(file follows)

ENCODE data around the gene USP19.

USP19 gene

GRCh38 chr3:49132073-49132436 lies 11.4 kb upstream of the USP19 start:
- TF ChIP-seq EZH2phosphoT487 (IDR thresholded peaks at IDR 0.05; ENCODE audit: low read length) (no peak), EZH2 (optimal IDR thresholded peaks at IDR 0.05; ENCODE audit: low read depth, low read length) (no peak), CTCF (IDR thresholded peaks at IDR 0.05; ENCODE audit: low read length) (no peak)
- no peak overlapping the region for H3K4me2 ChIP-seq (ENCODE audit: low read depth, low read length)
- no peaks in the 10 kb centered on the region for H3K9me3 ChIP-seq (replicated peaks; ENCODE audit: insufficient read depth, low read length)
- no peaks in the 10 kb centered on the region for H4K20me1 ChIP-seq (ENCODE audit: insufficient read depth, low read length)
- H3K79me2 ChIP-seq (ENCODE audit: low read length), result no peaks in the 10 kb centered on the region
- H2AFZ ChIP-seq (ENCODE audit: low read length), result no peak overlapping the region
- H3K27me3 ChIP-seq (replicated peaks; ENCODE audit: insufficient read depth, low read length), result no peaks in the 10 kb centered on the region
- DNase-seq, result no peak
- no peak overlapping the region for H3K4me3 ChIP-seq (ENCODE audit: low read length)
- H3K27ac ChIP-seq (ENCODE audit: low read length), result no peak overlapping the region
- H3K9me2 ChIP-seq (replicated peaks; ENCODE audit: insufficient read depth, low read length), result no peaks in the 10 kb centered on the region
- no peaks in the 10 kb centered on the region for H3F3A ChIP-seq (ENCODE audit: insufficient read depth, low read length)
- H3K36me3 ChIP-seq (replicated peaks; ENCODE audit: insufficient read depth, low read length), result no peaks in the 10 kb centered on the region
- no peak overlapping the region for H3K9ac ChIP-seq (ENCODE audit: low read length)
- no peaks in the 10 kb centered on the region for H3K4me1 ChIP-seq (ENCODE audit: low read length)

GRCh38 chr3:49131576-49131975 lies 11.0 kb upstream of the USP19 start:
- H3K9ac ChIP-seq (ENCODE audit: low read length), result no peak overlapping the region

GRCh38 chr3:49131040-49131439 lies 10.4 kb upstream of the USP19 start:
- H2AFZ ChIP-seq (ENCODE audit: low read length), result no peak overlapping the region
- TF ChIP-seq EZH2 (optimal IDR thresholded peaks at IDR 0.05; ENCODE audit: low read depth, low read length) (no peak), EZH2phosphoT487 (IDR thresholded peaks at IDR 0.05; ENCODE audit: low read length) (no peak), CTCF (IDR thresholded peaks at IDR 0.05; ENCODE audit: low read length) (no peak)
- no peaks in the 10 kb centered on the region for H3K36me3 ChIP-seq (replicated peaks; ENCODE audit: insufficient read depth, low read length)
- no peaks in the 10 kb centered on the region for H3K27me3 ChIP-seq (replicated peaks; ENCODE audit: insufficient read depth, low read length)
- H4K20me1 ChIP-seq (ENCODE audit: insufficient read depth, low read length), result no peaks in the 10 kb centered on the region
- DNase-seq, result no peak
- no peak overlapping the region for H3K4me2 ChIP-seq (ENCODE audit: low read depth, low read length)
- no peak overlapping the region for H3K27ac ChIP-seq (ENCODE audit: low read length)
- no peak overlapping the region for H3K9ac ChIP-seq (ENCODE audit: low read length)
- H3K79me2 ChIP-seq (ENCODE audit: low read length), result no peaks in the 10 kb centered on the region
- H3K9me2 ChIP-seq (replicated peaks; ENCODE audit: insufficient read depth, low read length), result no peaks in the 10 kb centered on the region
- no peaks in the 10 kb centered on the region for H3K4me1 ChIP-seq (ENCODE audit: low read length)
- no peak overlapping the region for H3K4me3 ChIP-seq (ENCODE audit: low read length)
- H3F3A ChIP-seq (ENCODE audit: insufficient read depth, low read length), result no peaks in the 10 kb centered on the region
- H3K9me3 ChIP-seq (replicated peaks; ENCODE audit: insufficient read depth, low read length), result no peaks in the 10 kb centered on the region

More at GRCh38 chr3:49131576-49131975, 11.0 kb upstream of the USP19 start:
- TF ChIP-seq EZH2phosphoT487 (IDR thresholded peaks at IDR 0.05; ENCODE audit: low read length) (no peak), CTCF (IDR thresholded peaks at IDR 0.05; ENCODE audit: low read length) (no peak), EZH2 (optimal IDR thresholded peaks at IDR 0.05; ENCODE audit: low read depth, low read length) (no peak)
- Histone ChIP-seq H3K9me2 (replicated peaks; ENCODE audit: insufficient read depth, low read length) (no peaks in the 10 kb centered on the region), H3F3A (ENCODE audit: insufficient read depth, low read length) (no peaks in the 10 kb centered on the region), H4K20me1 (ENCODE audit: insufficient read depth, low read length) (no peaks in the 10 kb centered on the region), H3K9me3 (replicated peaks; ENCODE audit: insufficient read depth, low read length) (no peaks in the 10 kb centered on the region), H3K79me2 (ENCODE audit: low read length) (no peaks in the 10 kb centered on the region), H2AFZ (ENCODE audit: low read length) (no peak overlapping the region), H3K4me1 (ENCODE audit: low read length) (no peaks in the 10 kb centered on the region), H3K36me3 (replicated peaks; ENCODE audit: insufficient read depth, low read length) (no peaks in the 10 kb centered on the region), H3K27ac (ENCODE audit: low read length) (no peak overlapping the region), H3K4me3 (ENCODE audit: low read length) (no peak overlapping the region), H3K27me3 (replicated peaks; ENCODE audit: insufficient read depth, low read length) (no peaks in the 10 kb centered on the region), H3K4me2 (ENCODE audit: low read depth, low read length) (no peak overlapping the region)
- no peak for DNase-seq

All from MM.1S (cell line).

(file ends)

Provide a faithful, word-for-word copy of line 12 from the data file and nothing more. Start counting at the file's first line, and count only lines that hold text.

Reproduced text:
- no peak overlapping the region for H3K4me3 ChIP-seq (ENCODE audit: low read length)